The Economist view on traditional agents: “the realtor rip-off”

June 13th, 2012 by Claire

Why IS it so expensive to buy or sell a house in America?  We agree, people of The Economist.

If you’re in a particularly feisty mood, take a scroll through some of the comments…

Buying or Selling a Home with a Real Estate Agent: How They “Earn” Their Commission

February 22nd, 2011 by Marc

I came across an interesting tidbit in the Realty Times, a web site devoted to providing “consumers and industry professionals with helpful, informative news and advice.” The article educates agents on how they can “push back” against downward pressure on their commission, whether buying or selling. Apparently, “prospects” (the industry term for somebody thinking of hiring an agent) try to negotiate a lower commission because of “fear.” If the agent can address that fear — which may have one or more causes — then the agent will more likely get the “full” commission. (more…)

It’s Official: WaLaw Realty is a “Game Changer”

January 26th, 2010 by Marc

There was an interesting piece in Seattle Magazine regarding FindWell, Redfin, and changes in the RE industry generally. As you may know, both FindWell and Redfin rely on a robust web presence (primarily a search engine) PLUS a deeply discounted commission (about one half back to a buyer) as their business model. As noted by the author, this “alternative” model has yet to revolutionize the industry as some thought would happen, in large part because, when push comes to shove, EVERYONE still relies on the commission, the only issue being how big.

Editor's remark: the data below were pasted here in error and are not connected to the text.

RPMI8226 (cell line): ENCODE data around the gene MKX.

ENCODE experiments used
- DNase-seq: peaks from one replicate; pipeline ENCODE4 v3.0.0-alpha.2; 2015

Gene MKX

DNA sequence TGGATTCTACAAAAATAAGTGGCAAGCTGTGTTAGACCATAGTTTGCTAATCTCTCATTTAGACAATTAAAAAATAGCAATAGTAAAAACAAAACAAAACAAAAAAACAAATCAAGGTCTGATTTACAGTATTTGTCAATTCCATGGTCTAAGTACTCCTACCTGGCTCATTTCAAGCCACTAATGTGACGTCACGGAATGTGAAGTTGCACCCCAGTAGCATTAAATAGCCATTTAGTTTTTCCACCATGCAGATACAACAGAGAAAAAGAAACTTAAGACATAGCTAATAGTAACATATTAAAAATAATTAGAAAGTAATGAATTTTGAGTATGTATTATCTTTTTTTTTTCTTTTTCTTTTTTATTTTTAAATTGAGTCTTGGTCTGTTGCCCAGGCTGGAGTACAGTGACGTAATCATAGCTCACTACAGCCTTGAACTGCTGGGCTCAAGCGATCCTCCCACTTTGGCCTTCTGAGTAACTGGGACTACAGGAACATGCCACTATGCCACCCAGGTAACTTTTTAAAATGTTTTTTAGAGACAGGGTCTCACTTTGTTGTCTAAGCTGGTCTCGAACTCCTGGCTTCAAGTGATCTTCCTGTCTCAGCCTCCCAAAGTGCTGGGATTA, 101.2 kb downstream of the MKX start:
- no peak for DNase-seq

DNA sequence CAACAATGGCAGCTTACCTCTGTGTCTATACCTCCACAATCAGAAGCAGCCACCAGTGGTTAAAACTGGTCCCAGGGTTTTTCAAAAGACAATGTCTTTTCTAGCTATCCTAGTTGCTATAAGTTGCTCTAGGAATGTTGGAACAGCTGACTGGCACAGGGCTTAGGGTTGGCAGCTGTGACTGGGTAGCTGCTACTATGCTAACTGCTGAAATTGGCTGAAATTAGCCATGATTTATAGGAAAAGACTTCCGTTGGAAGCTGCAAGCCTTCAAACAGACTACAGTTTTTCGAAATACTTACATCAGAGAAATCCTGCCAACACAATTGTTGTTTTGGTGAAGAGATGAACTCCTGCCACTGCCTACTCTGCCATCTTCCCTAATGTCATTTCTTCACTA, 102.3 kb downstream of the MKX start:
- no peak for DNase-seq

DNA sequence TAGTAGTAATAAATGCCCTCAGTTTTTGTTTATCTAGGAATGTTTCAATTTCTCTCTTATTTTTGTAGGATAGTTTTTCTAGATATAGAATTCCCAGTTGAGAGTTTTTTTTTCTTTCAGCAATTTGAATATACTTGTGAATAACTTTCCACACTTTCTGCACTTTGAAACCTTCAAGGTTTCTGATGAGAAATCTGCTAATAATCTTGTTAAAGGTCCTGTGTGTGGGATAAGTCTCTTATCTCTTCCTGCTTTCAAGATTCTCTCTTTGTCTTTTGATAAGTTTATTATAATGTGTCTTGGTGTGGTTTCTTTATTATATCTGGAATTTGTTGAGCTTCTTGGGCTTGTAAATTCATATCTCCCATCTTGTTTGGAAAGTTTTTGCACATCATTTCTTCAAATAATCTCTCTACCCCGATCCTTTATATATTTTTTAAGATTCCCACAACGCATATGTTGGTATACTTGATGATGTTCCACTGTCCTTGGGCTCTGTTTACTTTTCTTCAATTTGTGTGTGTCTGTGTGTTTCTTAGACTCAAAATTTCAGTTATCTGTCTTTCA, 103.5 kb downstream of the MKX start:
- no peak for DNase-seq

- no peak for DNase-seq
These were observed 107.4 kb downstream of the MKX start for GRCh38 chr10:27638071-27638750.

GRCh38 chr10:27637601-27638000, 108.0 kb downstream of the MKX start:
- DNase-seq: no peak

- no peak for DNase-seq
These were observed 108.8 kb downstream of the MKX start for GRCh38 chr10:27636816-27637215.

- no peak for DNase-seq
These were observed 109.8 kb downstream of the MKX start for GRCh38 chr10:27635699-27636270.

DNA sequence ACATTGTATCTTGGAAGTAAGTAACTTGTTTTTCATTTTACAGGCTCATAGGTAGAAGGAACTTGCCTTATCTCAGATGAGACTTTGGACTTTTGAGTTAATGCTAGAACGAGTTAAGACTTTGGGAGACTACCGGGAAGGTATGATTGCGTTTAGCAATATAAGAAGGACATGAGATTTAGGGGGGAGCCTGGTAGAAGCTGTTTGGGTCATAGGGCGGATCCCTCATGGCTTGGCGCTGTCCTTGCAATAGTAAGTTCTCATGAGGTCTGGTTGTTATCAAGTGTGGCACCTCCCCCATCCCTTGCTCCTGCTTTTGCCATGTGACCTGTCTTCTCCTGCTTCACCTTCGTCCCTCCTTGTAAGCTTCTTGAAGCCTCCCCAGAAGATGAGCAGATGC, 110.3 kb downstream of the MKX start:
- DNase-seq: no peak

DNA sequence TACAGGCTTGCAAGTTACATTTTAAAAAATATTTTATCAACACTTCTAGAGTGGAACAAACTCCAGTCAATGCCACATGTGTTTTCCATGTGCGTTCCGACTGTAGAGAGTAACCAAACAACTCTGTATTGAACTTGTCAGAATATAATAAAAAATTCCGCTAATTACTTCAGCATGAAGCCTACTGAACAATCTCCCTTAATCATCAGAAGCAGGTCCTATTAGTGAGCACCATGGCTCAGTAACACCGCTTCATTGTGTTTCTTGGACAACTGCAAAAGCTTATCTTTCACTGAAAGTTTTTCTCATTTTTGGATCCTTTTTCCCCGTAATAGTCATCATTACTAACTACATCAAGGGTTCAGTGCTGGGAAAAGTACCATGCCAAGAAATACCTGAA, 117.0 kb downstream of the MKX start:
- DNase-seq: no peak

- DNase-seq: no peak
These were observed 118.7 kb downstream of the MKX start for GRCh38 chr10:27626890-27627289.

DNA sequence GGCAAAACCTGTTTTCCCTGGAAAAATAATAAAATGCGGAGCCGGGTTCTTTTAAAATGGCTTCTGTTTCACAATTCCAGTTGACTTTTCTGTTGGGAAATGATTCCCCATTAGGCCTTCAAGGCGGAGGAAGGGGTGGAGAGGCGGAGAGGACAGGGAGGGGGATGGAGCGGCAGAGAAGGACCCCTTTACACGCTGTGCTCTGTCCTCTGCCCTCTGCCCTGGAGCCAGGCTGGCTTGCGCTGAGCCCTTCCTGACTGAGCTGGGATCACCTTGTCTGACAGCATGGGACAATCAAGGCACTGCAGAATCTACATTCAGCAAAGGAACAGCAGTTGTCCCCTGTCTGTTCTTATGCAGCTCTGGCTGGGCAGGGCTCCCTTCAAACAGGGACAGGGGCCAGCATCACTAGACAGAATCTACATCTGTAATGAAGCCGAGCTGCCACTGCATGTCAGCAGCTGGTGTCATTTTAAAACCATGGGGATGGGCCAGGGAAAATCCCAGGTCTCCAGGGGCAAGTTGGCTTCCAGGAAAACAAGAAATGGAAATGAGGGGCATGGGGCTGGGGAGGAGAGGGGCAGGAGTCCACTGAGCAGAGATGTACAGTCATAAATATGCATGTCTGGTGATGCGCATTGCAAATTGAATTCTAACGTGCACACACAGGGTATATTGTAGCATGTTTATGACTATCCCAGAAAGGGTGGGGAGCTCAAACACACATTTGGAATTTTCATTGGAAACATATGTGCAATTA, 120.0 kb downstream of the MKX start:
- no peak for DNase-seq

Of course, WaLaw is certainly not “everyone.” We are the true game-changing model, in that we charge a flat fee for the transaction. Hey, we work hard for everybody, not just those buying a seven figure house. Why should we be paid so much more for an expensive transaction? We don’t think we should. Plus, as the article notes, a commisison creates an inherent conflict of interest, particularly from the buyer’s perspective. The buyer wants to pay as little as possible, but the agent gets paid based on the price so the agent has a disincentive to negotiate aggresively.

On top of that — and unmentioned in the article — what happens if the buyer decides to not close at the last minute? I think its safe to say that the vast majority of agents would encourage the buyer to close, because no close = no pay. On a flat fee model, the attorney is not invested in the outcome at all and is happy to go in whatever direction you want.

So if you want “new and improved” go with WaLaw, not one of those other “alternatives” that really aren’t all that different.